Loans for Insurance Agents
Like other types of business professionals, insurance agents may require small business financing for acquisitions, improvements in the agency’s facilities, or to address short-term cash flow issues. Fortunately, there are numerous lenders that are willing and able to provide small business loans to insurance agents.
Now is a good time to apply for small business loans. According to the most recent Biz2Credit Small Business Lending Index, big banks (institutions with more than $10 billion in assets) are approving more than 25 percent of the loan applications they receive. This figure represents a post-recession high, according to the index, which tracks loan approval percentages of big banks, community and regional banks, institutional lenders, credit unions, and non-bank alternative lenders.
There are several reasons for this. First of all, technological advances and analytics have lowered the risk factors of making small business loans. This is especially true for big banks that typically have the money to invest in financial technology (FinTech). Typically, small business term loans from banks provide funding at the most attractive rates and terms.
The Federal Reserve has slowly but steadily increased interest rates during the past few years. While this might seem as something less than positive for borrowers because their cost of capital goes up, higher rates make it more lucrative for banks to say yes to requests for funding. Thus, they have more incentive to grant applications for loans for insurance agents.
Some insurance agents may look to secure SBA Loans made through the Small Business Administration. While the agency is not a direct lender, it works with lending partners – often small banks – that are willing to lend to companies in search of capital. SBA funding is particularly beneficial to companies that may have pedestrian credit histories. The government backing of up to 75 percent of the value of the loan provides incentive to lenders who want to minimize their exposure to risk. The downside of SBA loans is that that they tend to take longer to process, in part, because of the paperwork that is required.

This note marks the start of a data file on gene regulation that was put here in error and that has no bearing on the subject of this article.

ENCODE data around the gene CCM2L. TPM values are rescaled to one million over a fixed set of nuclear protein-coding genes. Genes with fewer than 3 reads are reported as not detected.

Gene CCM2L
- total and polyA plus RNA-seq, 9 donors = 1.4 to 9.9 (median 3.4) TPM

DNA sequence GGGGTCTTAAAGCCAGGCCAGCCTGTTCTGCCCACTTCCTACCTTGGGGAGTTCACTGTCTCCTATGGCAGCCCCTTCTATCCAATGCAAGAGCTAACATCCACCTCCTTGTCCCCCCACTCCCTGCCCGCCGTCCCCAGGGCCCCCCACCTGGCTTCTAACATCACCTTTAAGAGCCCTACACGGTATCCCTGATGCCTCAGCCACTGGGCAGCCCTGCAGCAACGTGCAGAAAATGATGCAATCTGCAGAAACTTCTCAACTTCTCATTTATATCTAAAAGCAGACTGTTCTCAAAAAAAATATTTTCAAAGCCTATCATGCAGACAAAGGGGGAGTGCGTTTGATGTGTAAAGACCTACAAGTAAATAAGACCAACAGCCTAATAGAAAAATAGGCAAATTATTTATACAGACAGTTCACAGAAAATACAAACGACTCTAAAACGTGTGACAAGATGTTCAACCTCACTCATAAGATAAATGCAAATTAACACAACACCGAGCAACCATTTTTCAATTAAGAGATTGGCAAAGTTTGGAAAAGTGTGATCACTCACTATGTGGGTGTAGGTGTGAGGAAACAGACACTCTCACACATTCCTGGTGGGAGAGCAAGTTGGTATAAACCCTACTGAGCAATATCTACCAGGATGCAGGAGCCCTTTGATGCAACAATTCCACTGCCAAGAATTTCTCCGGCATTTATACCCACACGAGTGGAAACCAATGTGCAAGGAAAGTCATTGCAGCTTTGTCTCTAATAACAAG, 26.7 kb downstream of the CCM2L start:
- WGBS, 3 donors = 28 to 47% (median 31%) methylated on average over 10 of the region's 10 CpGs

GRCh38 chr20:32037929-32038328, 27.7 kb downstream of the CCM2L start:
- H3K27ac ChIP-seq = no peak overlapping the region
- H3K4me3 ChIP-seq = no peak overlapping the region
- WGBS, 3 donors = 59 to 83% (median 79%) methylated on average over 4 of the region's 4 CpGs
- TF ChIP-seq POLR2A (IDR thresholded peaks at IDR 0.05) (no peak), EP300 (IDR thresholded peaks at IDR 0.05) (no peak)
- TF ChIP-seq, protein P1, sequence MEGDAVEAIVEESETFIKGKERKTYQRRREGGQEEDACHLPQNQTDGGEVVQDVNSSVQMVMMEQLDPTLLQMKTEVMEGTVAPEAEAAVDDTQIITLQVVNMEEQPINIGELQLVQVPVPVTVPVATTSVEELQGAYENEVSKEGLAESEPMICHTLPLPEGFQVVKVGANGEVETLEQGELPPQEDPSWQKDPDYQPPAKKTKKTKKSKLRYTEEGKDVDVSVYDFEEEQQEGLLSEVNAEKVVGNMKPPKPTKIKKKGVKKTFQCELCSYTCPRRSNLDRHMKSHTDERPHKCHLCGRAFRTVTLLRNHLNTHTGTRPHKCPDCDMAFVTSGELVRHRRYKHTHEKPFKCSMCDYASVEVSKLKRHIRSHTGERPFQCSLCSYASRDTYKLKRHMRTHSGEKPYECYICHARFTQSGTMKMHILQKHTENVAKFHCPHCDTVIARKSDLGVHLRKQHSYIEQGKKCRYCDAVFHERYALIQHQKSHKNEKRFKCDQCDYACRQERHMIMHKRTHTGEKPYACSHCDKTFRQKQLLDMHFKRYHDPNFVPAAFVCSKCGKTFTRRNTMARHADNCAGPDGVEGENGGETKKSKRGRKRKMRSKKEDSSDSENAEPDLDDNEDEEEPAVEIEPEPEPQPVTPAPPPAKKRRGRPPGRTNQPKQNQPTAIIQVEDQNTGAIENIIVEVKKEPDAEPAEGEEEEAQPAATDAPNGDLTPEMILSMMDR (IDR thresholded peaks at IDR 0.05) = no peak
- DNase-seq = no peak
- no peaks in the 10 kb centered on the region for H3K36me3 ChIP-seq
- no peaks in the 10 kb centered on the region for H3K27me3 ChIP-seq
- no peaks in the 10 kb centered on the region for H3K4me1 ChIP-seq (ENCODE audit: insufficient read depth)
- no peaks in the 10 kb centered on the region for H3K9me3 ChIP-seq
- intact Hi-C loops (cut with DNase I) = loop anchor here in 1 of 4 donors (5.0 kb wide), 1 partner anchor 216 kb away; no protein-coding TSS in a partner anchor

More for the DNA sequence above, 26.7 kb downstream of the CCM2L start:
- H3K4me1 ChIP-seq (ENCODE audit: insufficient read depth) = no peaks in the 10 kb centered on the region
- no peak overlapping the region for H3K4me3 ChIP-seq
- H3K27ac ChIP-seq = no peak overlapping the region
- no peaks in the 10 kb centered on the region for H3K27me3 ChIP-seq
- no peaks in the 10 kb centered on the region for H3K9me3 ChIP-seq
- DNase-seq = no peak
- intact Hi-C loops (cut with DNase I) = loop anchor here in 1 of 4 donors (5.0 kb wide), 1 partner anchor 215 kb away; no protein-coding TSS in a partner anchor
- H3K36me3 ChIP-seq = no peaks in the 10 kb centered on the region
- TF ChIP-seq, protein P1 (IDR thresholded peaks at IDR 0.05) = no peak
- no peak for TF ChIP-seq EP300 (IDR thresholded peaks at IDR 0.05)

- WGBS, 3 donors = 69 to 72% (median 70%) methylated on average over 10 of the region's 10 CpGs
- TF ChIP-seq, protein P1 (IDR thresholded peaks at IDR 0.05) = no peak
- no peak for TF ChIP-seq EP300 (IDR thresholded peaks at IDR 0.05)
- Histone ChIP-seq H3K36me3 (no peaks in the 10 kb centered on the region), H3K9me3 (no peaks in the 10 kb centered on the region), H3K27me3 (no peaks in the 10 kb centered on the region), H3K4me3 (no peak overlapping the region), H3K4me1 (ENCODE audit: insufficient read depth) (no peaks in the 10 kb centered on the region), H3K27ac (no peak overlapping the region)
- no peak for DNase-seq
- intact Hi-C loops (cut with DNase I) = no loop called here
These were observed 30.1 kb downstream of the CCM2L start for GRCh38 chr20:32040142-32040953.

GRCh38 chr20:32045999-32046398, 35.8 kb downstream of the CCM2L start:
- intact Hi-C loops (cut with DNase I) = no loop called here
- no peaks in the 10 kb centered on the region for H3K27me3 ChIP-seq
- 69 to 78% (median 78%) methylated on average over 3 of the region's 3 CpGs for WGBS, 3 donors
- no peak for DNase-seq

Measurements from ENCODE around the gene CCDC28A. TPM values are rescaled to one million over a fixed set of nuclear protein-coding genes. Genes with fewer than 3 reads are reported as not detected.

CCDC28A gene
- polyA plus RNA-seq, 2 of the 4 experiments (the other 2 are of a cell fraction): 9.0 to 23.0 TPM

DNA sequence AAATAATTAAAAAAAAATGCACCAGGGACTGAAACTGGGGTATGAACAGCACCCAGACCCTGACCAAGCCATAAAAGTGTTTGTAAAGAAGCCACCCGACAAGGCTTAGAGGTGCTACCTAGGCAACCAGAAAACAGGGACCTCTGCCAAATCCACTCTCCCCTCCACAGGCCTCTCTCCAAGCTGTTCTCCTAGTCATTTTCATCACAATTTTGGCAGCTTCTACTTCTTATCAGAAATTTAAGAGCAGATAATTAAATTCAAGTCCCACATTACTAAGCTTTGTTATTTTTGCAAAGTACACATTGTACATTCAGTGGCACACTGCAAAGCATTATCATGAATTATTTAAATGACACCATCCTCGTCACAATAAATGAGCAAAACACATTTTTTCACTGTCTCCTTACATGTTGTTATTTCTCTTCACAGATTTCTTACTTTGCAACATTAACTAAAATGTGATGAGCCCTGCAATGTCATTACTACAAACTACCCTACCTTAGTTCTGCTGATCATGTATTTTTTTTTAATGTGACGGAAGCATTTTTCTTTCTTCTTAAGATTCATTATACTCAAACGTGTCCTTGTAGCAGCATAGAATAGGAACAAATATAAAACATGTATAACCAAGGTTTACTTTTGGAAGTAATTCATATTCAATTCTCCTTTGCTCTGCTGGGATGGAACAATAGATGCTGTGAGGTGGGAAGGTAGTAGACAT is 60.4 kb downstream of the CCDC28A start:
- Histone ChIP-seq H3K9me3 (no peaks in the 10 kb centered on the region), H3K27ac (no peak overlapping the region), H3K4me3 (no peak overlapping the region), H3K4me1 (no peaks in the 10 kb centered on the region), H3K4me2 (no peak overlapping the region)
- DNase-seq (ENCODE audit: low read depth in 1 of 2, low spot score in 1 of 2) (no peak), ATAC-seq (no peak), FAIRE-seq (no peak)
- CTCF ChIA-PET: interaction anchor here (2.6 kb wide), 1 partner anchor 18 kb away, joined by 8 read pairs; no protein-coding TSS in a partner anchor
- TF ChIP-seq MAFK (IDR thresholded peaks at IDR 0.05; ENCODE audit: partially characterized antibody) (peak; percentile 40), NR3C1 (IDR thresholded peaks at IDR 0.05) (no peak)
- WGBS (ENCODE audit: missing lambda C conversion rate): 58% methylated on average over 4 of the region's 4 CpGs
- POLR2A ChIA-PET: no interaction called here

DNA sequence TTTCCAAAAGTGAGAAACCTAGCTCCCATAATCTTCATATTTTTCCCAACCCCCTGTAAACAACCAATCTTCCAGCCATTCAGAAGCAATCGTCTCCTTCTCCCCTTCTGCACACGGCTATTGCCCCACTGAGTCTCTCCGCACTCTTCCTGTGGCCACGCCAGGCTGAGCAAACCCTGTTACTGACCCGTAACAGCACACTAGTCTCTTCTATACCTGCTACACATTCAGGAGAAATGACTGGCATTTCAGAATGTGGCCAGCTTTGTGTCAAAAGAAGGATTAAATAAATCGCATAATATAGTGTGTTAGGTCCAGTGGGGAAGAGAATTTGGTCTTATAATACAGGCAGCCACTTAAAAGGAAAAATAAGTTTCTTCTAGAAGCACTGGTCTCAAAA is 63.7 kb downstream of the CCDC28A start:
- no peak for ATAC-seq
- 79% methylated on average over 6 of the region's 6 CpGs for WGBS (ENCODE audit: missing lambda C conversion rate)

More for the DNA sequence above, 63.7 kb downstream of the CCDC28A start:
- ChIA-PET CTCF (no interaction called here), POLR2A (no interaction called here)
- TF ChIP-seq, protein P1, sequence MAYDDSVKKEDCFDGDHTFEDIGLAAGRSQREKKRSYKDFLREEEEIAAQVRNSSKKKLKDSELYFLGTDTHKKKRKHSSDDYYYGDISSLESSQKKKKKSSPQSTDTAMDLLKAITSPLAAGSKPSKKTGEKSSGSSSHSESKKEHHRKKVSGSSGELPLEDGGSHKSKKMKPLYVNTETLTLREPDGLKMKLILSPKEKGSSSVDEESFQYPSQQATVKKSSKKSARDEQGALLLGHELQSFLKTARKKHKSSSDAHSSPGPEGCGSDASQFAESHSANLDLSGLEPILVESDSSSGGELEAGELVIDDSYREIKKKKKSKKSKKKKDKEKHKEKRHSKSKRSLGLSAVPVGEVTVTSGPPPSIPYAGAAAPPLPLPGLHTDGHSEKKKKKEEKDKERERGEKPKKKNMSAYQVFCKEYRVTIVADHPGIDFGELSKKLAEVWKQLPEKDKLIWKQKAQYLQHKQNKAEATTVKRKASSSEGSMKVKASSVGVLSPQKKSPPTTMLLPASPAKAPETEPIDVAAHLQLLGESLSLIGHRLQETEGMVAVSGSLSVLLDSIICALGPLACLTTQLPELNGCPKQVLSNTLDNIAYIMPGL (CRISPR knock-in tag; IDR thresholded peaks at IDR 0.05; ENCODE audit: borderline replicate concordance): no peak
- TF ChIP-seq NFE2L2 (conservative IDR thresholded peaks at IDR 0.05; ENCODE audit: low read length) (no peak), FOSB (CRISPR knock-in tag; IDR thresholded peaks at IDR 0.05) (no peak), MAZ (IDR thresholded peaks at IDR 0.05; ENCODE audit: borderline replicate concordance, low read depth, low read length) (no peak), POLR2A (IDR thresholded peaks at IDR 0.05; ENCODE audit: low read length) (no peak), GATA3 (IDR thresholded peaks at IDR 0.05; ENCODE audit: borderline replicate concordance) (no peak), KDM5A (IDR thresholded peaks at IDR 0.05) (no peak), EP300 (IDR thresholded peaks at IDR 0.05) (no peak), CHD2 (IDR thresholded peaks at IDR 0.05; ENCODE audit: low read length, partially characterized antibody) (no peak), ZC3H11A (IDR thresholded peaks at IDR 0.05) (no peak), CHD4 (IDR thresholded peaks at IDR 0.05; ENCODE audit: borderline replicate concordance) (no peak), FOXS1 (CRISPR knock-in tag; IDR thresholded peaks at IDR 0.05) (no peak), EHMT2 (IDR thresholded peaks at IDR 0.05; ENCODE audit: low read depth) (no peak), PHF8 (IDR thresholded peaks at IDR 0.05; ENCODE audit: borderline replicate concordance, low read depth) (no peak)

If an insurance agency owner is looking to acquire an existing business, open a new franchise location, or buy out a partner, a business acquisition loan is an appropriate form of funding. The amount of money and the cost of borrowing (interest rate) will depend on a number of factors including your personal credit history and the financial performance of the company you are looking to purchase.
Documents required for a business acquisition loans include the balance sheet and tax returns of the target company. This is an essential part of any business loan evaluation and informs the lender what total value of assets and liabilities will be transferred at the time of sale. This document is the most important piece of the loan due-diligence process and will quickly tell the lender a wealth of information, such as whether the purchase price is appropriate or not.
As with any small business loan, lenders will require two or three years’ worth of state and federal tax returns to verify the historical revenue flows of the company. The tax returns are used to validate figures provided on the balance sheet and income statements.
An insurance agency that is not looking to acquire another business and is looking to have capital available in case of a credit crunch, often will look into securing a business line of credit. With this funding option, a lender makes a lump sum of money available for the business owner to draw upon. In many cases, the fee for setting up the line of credit is waived during the first year, and interest is only paid on the amount of capital that is used, rather than the total amount of available credit. This is a big advantage of having a line of credit rather than a traditional term loan.
Companies that have less than stellar creditworthiness may not qualify for term loans, SBA loans or lines of credit. In such cases, borrowers may approach non-bank alternative lenders, which make capital available to companies deemed risky because of their past credit history. However, the cost associated with this type of funding is quite high – usually 20 percent interest or more, which has to be paid back over a short period of time.
Alternative lenders often provide the opportunity to obtain capital quickly for growth opportunities or periods of slow cash flow. While traditional lenders may take several weeks or months to close a deal, alternative lenders can make cash available in a matter of days.